The growth and development of our colleagues continues to be a strategic imperative. The HCA Healthcare Leadership Institute responded quickly in the midst of uncertain circumstances, ensuring access to continued excellence.
Making Learning Accessible
Navigating change and managing crises are not new challenges in healthcare. Doing so virtually, however, is a bit more unusual. Like many teams, the Leadership Institute pivoted quickly to adapt and curate resources that were flexible, engaging and high-quality, and that could be delivered virtually.
Rapid design sessions were held to adapt in-person courses to a virtual framework that included instructor-led Webex training center sessions, on-demand content for self-paced learning and virtual cohorts. More mobile-enabled microbursts of learning to support colleagues were made available through Harvard ManageMentor® Spark™ . Another option, the Path Forward toolkit, is one of many examples of new resources that were developed to help leaders and colleagues address change and build resilient teams.
Using Service Learning
The Leadership Institute’s Executive Residency Program is one of several Signature Series programs that engage in service learning. This teaching strategy integrates meaningful community service with instruction and reflection to enrich the learning experience, teach civic responsibility and strengthen communities. This has continued during the pandemic, impacting nearly two dozen nonprofit organizations across 11 states.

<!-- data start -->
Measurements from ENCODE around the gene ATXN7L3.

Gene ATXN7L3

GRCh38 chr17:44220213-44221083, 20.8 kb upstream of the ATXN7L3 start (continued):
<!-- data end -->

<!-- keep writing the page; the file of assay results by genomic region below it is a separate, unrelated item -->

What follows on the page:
Recognizing Culture Guardians
During the first months of the pandemic, HCA Healthcare leaders were challenged to guide their teams in a new way. They were called on to help teams develop resilience using empathy and relationship building. Among those who lead by example is Eric J. Wong, a graduate of the Leadership Institute’s Leadership Excellence Program; he oversees two multispecialty ambulatory surgery centers in California.
Early on in the pandemic, the former U.S. Air Force captain found himself in the familiar position of reacting to a crisis with limited information and added complexities. Global supply chain disruptions, rapidly changing guidelines from the Centers for Disease Control and Prevention, and surges in COVID-19 patients were taxing hospitals’ supplies of personal protective equipment (PPE). Eric was on the forefront of sharing PPE supplies that were largely unused at his centers due to pauses in elective surgery. He leveraged the resources and relationships he needed to communicate quickly and decisively to his many audiences, which included physicians, patients and vendors. It’s one of the defining characteristics of HCA Healthcare: colleagues who go above and beyond to answer the call.